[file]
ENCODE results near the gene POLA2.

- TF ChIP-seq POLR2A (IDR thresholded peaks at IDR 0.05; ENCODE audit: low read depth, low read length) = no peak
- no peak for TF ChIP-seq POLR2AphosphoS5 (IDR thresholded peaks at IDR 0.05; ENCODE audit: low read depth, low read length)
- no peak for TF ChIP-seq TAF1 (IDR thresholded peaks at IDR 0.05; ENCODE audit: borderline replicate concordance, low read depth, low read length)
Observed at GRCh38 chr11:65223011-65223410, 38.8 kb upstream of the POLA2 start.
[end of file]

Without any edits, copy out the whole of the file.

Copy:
ENCODE results near the gene POLA2.

- TF ChIP-seq POLR2A (IDR thresholded peaks at IDR 0.05; ENCODE audit: low read depth, low read length) = no peak
- no peak for TF ChIP-seq POLR2AphosphoS5 (IDR thresholded peaks at IDR 0.05; ENCODE audit: low read depth, low read length)
- no peak for TF ChIP-seq TAF1 (IDR thresholded peaks at IDR 0.05; ENCODE audit: borderline replicate concordance, low read depth, low read length)
Observed at GRCh38 chr11:65223011-65223410, 38.8 kb upstream of the POLA2 start.